Government should never try to compel any religion because, according to the Bible, genuine religious belief cannot be compelled by force. Jesus and the New Testament apostles always taught people and reasoned with them and then appealed to them to make a personal decision to follow Jesus as the true Messiah. Jesus invited people, “Come to me, all who labor and are heavy laden, and I will give you rest” (Mat 11:28; compare Acts 28:23; Rom. 10:9–10; Rev. 22:17). 

Anyone who has brought up children knows that not even parents can force children to believe in God. You can bring them to church and you can teach them the Bible, but each child must make a personal decision to trust in Jesus as his or her own Lord and Savior. Genuine faith cannot be forced. 

Someone might object, “But what about laws in the Old Testament that ordered severe punishments for anyone who tried to teach another religion (see Deut. 13:6–11)? Wasn’t that part of the Bible?” 

The answer is that those laws were only for the nation of Israel for that particular time. They were never imposed on any of the surrounding nations. Such Old Testament laws enforcing religion were never intended for people after Jesus came and established his “new covenant” (Heb. 8:8-9:28). 

2. Jesus distinguished the realms of God and of Caesar 

Another biblical argument against the “compel religion” view comes from Jesus’ teachings bout God and Caesar. Jesus’ Jewish opponents were trying to trap him with the question, “Is it lawful to pay taxes to Caesar, or not?” (Matt. 22:18). Taking his opponents by surprise, Jesus said, “Show me the coin for the tax,” and “they brought him a denarius” (v. 19). Jesus said to them, “Whose likeness and inscription is this?” They said, “Caesar’s.” Then he said to them, “Therefore render to Caesar the things that are Caesar’s, and to God the things that are God’s” (Matt. 22:20–21).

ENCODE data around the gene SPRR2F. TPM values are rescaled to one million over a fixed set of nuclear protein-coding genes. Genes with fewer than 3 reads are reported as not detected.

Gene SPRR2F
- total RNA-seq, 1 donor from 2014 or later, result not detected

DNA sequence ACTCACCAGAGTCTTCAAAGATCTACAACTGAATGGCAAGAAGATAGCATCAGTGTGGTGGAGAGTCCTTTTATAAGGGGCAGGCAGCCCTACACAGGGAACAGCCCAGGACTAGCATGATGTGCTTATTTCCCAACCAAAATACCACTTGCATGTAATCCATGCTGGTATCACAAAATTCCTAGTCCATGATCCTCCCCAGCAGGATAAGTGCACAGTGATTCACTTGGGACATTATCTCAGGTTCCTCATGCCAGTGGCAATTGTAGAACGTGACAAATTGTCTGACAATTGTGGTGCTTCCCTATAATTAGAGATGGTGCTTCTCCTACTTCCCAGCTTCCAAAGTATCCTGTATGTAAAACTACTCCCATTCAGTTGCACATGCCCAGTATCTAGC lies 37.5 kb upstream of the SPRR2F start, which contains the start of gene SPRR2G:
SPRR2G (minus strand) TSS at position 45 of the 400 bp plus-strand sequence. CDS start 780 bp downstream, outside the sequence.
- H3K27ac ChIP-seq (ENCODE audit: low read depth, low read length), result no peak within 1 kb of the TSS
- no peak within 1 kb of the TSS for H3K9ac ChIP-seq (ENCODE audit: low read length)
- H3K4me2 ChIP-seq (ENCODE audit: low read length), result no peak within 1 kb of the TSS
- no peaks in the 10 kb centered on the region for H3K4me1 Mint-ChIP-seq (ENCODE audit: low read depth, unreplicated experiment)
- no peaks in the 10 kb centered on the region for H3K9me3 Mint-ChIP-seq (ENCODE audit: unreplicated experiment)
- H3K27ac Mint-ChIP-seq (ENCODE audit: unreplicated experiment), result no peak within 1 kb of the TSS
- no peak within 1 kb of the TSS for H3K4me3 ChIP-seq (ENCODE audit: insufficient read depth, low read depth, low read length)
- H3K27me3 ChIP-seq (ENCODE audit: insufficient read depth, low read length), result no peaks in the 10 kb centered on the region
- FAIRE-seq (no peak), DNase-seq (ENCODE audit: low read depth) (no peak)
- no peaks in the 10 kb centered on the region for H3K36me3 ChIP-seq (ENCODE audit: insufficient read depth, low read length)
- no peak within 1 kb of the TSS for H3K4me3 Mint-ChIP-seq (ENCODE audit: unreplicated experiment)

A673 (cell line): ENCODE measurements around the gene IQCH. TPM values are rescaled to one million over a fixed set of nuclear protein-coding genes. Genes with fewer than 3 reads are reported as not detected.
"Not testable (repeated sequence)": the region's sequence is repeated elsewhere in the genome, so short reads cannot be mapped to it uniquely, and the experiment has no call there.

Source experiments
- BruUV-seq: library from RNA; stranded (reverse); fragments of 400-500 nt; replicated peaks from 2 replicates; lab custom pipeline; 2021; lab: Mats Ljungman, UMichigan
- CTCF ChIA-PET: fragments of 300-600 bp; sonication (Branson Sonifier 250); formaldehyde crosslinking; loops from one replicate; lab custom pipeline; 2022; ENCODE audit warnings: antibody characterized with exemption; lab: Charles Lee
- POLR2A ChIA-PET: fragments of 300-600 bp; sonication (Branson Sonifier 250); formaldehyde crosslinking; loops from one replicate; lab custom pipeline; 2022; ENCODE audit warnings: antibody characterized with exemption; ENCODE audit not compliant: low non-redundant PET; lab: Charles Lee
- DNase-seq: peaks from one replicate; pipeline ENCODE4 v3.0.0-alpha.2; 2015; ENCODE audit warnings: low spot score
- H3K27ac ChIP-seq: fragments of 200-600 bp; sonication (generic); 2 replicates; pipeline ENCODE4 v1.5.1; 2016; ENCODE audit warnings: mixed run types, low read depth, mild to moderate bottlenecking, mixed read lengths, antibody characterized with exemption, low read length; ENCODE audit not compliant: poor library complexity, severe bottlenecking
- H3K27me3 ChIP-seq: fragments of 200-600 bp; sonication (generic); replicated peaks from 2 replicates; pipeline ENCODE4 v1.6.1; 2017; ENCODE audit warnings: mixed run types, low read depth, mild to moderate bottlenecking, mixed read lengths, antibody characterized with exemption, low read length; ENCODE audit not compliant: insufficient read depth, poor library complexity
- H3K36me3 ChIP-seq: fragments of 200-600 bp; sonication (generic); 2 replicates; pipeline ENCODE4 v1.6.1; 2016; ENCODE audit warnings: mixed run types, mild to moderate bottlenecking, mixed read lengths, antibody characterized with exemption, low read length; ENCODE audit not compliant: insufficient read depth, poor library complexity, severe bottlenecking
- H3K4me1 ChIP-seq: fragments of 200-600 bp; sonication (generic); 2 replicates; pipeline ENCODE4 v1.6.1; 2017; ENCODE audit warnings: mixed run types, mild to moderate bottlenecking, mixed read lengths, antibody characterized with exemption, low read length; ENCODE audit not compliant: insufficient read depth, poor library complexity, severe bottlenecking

This is a remarkable statement because Jesus shows that there are to be two different spheres of influence, one for the government and one for the religious life of the people of God. Some things, such as taxes, belong to the civil government (“the things that are Caesar’s”), and this implies that the church should not try to control these things. On the other hand, some things belong to people’s religious life (“the things that are God’s”), and this implies that the civil government should not try to control those things. 

Jesus did not specify any list of things that belong to each category, but the mere distinction of these two categories had monumental significance for the history of the world. It signaled a different system from the nation of Israel in the Old Testament, where everybody in the nation was considered a part of the people of God and they all had to obey the religious laws. 

3. Freedom of religion is a biblical value 

Jesus’ new teaching that the realms of “God” and “Caesar” are distinct implies freedom of religion. It implies that all civil governments—even today—should give people freedom regarding the religious faith they follow (or don’t follow), and regarding the religious doctrines they hold, and how they worship God. “Caesar” should not control such things, for they are “the things that are God’s.”

Therefore Christians in every nation should support freedom of religion and oppose any attempt by government to compel any single religion. In fact, complete freedom of religion should be the first principle advocated and defended by Christians who seek to influence government.

Courage and Godspeed,

1. This booklet is adapted from Wayne Grudem, Politics – According to the Bible: A Comprehensive Resource for Understanding Modern Political Issues in Light of Scripture (Grand Rapids: Zondervan, 2010). , and is used by permission of Zondervan Publishing House. It may not be reproduced or distributed apart from express written consent from the publisher: contact Catherine Zappa (catherine.zappa@harpercollins.com) and explain that what you want to reproduce is a 9,400 word booklet condensed from the first two chapters of Politics According to the Bible and first published by Family Research Council in Washington, D.C., with the permission of Zondervan.